Wanted for a clinical trial: Women who can urinate while lying on their backs
I’ve brought you news of a woman giving birth in an MRI for science, which followed a description of an orgasm in an MRI and a couple having sex in such a device. (These studies, it should be noted, all involved different people.) Today I bring you the story of researchers who filled an obvious void in this research: A study of women peeing while in an MRI.
The study, “A Preliminary Report on the Use of Functional Magnetic Resonance Imaging with Simultaneous Urodynamics to Record Brain Activity During Micturition,” was published last week in the Journal of Urology. Micturition, as you probably guessed, is a synonym for urination. What caught my eye was this, from the abstract:
We evaluated 12 healthy female volunteers 20 to 68 years old. Eight subjects could urinate while supine. Meaningful data were obtained on 6 of these subjects.
Supine, as readers may know, means lying on your back. The mnemonic they taught us in medical school, to distinguish supine from prone, was to think of a soup spoon.
I tried to reach the corresponding author of the study to find out how common it is for women to be able to urinate while supine. (A urologist friend of mine, in what can only be described as an “are you kidding?” email, said it was unclear.) If it isn’t common, how hard was it to recruit subjects for this study? If I hear back, I’ll update.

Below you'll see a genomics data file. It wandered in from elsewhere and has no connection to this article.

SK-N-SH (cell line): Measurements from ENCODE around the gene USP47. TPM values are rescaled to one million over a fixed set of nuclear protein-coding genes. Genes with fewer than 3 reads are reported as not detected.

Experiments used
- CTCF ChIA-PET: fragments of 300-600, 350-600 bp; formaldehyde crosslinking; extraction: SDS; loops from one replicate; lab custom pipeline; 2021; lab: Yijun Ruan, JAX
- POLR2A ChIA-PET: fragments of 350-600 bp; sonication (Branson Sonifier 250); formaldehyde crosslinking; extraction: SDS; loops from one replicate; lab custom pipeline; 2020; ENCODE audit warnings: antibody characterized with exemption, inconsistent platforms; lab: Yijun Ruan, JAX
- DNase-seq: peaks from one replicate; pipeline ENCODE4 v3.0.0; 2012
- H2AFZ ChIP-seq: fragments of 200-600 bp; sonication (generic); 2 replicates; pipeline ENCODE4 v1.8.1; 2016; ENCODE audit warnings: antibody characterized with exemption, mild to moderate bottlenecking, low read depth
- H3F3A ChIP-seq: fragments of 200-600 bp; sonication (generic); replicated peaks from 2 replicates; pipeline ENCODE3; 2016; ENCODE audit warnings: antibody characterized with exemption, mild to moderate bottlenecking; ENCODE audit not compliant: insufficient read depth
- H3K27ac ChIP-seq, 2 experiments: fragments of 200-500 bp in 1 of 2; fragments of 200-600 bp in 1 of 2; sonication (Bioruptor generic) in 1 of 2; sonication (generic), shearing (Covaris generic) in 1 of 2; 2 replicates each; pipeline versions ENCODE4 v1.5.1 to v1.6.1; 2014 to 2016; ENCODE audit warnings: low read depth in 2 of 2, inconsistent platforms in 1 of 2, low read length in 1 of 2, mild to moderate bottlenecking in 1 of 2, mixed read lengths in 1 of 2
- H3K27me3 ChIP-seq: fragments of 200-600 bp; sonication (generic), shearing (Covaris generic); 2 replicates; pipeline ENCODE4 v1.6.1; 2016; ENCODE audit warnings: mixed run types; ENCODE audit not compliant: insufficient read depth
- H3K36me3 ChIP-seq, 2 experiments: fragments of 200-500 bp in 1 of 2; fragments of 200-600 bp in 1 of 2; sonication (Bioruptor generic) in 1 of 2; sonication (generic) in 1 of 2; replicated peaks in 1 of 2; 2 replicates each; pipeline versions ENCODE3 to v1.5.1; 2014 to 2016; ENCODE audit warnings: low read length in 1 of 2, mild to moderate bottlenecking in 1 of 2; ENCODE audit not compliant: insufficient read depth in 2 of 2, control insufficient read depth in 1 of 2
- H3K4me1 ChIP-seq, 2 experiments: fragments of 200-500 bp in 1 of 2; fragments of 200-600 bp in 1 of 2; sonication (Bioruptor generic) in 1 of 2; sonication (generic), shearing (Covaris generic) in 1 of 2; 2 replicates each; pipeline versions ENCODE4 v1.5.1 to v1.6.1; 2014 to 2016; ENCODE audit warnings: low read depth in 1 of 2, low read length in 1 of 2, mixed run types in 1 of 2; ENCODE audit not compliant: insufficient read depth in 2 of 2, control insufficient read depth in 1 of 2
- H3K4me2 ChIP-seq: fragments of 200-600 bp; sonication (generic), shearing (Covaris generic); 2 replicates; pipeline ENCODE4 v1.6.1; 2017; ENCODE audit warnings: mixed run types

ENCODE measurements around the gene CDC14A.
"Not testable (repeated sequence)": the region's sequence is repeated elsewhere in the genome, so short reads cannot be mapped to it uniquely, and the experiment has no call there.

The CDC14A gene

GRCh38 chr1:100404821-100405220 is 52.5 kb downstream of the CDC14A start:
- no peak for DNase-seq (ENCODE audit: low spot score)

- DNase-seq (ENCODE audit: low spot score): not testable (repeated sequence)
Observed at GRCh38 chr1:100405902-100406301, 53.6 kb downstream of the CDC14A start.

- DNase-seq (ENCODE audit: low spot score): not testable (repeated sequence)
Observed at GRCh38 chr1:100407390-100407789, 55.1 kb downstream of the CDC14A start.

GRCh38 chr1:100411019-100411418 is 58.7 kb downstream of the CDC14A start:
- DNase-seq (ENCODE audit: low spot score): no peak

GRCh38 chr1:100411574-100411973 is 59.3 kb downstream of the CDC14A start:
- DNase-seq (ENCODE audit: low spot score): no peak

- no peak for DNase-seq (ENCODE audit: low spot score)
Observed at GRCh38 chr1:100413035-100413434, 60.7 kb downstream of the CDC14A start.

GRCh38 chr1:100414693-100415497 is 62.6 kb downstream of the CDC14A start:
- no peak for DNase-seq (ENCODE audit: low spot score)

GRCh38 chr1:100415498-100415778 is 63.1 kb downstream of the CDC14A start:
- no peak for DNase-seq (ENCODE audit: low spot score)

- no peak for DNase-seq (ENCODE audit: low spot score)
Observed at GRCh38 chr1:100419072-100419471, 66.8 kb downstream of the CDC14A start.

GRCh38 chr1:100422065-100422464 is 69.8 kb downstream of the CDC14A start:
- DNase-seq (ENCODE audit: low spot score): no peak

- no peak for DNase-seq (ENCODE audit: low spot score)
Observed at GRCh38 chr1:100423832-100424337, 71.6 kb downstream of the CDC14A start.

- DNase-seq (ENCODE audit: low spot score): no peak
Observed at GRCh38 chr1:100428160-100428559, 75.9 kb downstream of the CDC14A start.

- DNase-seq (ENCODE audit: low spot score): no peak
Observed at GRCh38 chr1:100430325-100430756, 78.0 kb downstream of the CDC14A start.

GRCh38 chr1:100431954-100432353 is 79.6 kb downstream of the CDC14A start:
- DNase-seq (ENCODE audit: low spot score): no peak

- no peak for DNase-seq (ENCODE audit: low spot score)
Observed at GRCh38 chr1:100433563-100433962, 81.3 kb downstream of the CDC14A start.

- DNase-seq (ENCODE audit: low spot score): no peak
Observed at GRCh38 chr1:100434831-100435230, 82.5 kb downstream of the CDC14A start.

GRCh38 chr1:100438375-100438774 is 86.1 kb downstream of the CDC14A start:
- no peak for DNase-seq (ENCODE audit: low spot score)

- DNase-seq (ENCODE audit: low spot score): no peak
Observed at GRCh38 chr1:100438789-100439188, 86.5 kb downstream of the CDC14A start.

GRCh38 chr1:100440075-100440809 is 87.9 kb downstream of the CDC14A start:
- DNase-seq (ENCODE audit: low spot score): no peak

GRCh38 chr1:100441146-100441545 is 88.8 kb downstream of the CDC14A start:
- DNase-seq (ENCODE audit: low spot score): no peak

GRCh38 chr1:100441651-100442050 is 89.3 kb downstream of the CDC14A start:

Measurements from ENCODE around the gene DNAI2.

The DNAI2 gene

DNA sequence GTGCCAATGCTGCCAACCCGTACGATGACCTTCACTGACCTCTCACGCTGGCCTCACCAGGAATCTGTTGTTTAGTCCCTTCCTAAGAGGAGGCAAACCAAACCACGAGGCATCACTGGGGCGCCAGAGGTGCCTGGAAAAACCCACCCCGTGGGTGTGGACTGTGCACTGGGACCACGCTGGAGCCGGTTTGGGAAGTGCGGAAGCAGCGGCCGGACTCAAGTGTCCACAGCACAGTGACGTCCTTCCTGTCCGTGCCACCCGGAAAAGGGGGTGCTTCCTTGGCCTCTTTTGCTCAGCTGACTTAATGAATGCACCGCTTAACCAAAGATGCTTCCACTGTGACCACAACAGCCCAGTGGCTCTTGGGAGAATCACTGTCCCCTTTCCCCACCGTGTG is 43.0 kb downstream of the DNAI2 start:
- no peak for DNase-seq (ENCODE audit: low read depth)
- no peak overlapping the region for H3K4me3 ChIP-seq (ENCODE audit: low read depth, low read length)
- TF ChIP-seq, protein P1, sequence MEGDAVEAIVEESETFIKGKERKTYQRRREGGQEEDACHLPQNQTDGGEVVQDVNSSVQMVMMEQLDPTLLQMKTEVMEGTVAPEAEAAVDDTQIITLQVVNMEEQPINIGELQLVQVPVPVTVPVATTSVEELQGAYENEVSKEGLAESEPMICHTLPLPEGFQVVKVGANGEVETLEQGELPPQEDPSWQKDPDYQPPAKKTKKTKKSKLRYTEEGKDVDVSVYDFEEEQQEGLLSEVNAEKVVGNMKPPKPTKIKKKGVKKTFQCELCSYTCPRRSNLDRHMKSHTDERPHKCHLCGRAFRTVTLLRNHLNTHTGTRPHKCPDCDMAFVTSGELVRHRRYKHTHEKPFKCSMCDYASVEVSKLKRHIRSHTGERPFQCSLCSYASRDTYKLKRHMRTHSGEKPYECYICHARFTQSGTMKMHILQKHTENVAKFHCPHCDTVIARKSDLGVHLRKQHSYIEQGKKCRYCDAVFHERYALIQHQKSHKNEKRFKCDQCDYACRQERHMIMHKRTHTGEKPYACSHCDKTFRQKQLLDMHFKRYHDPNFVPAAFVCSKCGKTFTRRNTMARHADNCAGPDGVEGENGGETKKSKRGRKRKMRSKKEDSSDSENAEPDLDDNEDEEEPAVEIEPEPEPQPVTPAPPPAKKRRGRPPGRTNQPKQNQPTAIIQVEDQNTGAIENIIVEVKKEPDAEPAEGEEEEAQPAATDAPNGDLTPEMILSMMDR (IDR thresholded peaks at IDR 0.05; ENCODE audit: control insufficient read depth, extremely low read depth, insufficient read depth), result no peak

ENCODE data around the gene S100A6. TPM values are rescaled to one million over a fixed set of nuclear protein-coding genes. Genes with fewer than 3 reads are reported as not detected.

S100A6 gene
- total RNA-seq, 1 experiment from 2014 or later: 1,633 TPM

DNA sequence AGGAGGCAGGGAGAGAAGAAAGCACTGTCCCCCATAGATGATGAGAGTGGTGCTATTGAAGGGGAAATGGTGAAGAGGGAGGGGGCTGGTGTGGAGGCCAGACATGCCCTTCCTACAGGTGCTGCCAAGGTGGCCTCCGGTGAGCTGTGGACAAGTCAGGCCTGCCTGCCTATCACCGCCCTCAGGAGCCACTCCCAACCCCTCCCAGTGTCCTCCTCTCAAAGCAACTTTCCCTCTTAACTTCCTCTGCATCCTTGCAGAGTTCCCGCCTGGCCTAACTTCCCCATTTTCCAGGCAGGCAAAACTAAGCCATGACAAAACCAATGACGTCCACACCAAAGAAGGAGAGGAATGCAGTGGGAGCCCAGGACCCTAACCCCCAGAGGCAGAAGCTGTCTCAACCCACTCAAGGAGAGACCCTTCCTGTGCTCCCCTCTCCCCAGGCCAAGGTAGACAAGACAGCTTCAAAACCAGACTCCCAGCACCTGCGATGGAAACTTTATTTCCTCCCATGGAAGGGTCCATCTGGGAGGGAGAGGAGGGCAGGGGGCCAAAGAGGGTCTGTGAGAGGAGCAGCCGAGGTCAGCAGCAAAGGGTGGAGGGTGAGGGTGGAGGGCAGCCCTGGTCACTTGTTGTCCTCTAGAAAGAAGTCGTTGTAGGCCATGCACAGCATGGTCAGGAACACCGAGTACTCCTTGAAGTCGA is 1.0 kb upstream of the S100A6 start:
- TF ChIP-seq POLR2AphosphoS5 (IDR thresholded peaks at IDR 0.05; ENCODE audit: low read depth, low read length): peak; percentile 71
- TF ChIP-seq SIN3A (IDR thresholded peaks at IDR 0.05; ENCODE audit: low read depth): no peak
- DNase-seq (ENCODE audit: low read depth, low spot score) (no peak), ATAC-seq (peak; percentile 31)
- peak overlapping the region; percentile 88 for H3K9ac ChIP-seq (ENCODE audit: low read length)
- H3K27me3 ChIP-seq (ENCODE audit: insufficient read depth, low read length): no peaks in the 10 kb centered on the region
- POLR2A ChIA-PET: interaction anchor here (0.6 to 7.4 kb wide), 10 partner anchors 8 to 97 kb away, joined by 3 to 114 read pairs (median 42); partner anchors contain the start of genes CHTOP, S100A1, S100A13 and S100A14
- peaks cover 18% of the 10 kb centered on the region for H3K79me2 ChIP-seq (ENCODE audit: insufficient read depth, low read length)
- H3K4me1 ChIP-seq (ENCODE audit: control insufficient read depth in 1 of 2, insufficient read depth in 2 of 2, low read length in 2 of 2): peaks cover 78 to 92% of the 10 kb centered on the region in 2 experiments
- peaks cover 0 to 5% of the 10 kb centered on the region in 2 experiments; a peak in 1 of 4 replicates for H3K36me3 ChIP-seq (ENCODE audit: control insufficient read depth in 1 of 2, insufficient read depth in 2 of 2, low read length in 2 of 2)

The authors used a catheter to measure pressures in the bladder, and scanned the women’s brains with the fMRI to see areas were active. They conclude:
fMRI combined with urodynamics shows great potential to elucidate the central neuroregulation of lower urinary tract function. The activation of the frontal lobe, cingulate gyrus, temporal lobe and parietal lobe that we observed during micturition agree with the current concept of central neuroregulation of micturition. Given that our current understanding of brain activity during micturition is based only on animal experiments and PET in humans, the current findings represent a significant contribution to our knowledge. Our data suggest that increasing the number of recordings and monitoring bladder sensation in a more detailed manner are necessary to make this experimental protocol feasible.
So, women, if you can pee while lying on your backs, give Thomayer Teaching Hospital, in Prague, a call. Seems they’ll be doing more of this research.
As my urologist source said: This one is really thinking outside of the commode.